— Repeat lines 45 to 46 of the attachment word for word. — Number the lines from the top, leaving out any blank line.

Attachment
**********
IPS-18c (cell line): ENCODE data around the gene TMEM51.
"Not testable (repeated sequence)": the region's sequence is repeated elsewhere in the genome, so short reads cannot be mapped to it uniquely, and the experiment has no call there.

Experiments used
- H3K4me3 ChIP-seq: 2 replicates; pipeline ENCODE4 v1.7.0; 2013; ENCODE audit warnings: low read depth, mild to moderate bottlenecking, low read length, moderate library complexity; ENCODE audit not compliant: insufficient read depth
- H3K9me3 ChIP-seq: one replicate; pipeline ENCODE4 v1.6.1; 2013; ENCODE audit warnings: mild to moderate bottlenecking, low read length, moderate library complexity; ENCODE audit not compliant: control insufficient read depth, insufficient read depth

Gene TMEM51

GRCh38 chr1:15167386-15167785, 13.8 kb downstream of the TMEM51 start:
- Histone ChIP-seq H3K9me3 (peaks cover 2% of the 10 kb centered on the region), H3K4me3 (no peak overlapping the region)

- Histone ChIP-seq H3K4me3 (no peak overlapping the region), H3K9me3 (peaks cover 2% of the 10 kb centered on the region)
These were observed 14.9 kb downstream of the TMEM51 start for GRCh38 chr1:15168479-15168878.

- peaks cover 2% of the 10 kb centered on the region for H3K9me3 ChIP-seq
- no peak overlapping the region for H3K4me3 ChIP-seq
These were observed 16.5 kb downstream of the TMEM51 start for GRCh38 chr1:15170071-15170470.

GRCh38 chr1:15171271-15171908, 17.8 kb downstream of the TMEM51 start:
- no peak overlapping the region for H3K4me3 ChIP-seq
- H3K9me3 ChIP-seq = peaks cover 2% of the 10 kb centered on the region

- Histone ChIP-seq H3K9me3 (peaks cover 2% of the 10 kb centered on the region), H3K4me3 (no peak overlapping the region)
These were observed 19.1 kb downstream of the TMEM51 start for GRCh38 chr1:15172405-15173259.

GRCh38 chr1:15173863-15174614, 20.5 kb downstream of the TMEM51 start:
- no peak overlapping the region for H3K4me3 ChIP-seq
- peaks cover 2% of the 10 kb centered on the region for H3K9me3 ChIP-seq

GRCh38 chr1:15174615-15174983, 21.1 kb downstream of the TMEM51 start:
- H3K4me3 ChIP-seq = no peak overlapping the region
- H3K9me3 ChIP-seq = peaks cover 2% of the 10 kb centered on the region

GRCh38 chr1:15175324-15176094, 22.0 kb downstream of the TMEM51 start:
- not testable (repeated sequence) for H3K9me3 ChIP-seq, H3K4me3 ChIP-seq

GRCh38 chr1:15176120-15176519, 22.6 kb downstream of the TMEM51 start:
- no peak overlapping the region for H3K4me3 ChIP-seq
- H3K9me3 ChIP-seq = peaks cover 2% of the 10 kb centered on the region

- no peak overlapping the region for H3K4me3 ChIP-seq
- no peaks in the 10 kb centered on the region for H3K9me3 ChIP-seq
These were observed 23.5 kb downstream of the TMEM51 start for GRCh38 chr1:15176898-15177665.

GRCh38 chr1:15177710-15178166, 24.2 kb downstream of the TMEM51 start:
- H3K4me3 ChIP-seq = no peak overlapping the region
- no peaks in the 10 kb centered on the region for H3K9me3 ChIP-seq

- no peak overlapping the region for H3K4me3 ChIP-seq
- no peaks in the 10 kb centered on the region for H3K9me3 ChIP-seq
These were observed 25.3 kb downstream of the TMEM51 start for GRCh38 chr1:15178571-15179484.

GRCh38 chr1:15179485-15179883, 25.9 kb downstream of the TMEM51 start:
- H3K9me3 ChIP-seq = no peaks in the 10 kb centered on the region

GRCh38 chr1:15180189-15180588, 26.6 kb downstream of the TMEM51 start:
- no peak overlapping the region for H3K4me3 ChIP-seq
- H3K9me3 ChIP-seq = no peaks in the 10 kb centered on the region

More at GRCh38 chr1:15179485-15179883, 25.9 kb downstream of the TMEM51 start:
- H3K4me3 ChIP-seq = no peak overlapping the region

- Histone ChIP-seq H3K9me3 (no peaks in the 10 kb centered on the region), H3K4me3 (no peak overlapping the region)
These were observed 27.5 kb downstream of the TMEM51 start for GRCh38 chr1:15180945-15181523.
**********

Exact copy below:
- H3K4me3 ChIP-seq = no peak overlapping the region

- Histone ChIP-seq H3K9me3 (no peaks in the 10 kb centered on the region), H3K4me3 (no peak overlapping the region)